Relation to Brouwer's fixed-point theorem

Brouwer's fixed-point theorem is a special case of Kakutani fixed-point theorem. Conversely, Kakutani fixed-point theorem is an immediate generalization via the approximate selection theorem:[8]


By the approximate selection theorem, there exists a sequence of continuous such that . By Brouwer fixed-point theorem, there exists a sequence such that , so .

Since is compact, we can take a convergent subsequence . Then since it is a closed set.

Proof outline

S = [0,1]

The proof of Kakutani's theorem is simplest for set-valued functions defined over closed intervals of the real line. However, the proof of this case is instructive since its general strategy can be carried over to the higher-dimensional case as well.

Let φ: [0,1]→2[0,1] be a set-valued function on the closed interval [0,1] which satisfies the conditions of Kakutani's fixed-point theorem.

Let (ai, bi, pi, qi) for i = 0, 1, … be a sequence with the following properties:

1. 1 ≥ bi > ai ≥ 0 2. (biai) ≤ 2i
3. pi ∈ φ(ai) 4. qi ∈ φ(bi)
5. piai 6. qibi

Thus, the closed intervals [ai, bi] form a sequence of subintervals of [0,1]. Condition (2) tells us that these subintervals continue to become smaller while condition (3)–(6) tell us that the function φ shifts the left end of each subinterval to its right and shifts the right end of each subinterval to its left.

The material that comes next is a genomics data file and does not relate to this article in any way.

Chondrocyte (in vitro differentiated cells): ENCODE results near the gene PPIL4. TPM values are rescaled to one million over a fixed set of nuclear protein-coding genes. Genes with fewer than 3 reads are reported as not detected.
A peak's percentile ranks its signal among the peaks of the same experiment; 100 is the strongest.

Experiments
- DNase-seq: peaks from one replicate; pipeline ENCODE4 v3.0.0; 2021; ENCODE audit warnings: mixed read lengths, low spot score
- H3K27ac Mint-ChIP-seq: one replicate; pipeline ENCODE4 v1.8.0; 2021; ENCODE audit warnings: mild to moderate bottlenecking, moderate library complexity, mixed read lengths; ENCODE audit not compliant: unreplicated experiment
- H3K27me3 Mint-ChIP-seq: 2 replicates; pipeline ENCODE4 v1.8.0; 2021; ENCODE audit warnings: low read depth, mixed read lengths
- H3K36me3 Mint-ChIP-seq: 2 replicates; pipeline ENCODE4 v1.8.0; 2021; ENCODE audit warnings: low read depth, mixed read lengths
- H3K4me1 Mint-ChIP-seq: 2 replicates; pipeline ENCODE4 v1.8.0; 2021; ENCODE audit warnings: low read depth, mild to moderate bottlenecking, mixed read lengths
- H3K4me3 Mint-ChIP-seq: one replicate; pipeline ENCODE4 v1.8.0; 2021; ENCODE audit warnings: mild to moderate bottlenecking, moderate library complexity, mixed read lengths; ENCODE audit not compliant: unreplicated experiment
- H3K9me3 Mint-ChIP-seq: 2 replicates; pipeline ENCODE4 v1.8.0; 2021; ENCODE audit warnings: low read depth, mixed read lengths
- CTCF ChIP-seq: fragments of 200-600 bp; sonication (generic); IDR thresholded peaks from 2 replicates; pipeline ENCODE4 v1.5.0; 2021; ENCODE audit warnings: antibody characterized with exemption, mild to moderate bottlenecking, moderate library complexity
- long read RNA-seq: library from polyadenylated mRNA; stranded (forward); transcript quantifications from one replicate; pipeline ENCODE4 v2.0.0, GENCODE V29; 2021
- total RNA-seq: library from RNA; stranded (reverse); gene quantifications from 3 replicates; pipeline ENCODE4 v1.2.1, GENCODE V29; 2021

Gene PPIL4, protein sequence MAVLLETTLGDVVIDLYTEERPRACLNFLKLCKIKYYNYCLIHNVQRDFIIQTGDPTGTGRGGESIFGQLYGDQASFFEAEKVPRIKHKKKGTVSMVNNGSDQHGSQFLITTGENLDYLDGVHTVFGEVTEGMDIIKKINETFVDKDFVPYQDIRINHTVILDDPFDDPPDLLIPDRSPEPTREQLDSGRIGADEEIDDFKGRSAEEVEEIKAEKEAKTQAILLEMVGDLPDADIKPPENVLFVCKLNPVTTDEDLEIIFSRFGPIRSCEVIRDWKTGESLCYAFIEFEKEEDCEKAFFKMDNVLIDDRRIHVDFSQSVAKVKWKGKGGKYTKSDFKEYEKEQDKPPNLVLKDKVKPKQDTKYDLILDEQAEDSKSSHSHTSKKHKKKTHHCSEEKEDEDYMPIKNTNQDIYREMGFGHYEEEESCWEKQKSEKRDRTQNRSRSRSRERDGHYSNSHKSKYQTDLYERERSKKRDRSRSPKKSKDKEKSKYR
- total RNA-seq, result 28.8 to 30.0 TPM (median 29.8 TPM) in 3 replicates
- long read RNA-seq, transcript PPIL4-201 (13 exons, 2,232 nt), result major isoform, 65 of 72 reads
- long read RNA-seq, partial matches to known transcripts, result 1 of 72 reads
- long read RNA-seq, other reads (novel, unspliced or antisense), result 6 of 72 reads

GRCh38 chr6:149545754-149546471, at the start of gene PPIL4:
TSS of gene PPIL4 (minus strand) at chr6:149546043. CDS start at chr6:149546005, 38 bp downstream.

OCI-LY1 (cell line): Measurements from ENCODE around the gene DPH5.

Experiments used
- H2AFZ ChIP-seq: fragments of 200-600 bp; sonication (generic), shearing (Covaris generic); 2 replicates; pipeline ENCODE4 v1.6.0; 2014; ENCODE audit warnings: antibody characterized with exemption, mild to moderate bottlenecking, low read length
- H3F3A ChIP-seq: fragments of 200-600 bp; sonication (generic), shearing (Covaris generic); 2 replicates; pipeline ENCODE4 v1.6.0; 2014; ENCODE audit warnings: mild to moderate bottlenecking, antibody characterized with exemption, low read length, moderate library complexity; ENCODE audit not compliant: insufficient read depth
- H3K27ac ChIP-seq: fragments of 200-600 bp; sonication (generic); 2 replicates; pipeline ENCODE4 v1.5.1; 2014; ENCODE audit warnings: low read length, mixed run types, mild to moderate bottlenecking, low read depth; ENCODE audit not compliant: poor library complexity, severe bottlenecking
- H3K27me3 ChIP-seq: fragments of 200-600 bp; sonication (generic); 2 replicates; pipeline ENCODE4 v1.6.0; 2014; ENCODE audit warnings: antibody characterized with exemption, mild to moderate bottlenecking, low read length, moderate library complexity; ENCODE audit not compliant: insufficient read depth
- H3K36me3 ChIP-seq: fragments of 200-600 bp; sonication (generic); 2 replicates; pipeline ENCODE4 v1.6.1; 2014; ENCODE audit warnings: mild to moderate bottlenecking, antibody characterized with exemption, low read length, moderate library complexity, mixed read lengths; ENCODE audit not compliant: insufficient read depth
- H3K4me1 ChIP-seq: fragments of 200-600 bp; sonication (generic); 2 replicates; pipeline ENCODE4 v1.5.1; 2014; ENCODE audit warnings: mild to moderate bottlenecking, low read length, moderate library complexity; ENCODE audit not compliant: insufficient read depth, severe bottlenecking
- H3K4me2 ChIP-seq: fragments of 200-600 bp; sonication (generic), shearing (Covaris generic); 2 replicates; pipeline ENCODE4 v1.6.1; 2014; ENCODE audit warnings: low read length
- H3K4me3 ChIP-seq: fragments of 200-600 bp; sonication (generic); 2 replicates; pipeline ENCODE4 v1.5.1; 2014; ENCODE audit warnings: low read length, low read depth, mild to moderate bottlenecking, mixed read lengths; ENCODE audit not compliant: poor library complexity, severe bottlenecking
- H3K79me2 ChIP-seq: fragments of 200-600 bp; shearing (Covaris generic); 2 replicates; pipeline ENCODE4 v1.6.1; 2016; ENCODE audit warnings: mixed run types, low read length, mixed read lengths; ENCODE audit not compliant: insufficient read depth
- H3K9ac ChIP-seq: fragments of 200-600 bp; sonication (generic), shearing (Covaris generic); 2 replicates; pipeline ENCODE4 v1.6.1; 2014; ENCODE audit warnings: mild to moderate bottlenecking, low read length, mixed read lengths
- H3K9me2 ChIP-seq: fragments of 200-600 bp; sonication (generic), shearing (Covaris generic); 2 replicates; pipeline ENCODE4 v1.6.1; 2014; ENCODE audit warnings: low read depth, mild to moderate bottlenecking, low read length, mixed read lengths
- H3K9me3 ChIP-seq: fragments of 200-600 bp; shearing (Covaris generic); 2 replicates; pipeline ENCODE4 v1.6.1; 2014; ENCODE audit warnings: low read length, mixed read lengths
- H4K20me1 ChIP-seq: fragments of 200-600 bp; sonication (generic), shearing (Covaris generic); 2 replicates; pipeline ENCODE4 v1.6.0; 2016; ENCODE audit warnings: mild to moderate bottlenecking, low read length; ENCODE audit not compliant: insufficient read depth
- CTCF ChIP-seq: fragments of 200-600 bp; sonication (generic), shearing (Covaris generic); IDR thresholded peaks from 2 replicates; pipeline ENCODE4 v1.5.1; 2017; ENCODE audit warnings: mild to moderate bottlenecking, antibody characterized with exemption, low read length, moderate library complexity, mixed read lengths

Such a sequence can be constructed as follows. Let a0 = 0 and b0 = 1. Let p0 be any point in φ(0) and q0 be any point in φ(1). Then, conditions (1)–(4) are immediately fulfilled. Moreover, since p0 ∈ φ(0) ⊂ [0,1], it must be the case that p0 ≥ 0 and hence condition (5) is fulfilled. Similarly condition (6) is fulfilled by q0.

Now suppose we have chosen ak, bk, pk and qk satisfying (1)–(6). Let,

m = (ak+bk)/2.

Then m ∈ [0,1] because [0,1] is convex.

If there is a r ∈ φ(m) such that rm, then we take,

ak+1 = m
bk+1 = bk
pk+1 = r
qk+1 = qk

Otherwise, since φ(m) is non-empty, there must be a s ∈ φ(m) such that sm. In this case let,

ak+1 = ak
bk+1 = m
pk+1 = pk
qk+1 = s.

It can be verified that ak+1, bk+1, pk+1 and qk+1 satisfy conditions (1)–(6).

The cartesian product [0,1]×[0,1]×[0,1]×[0,1] is a compact set by Tychonoff's theorem. Since the sequence (an, pn, bn, qn) lies in this compact set, it must have a convergent subsequence by the Bolzano-Weierstrass theorem. Let's fix attention on such a subsequence and let its limit be (a*, p*,b*,q*). Since the graph of φ is closed it must be the case that p* ∈ φ(a*) and q* ∈ φ(b*). Moreover, by condition (5), p* ≥ a* and by condition (6), q* ≤ b*.

But since (biai) ≤ 2i by condition (2),

b* − a* = (lim bn) − (lim an) = lim (bnan) = 0.

So, b* equals a*. Let x = b* = a*.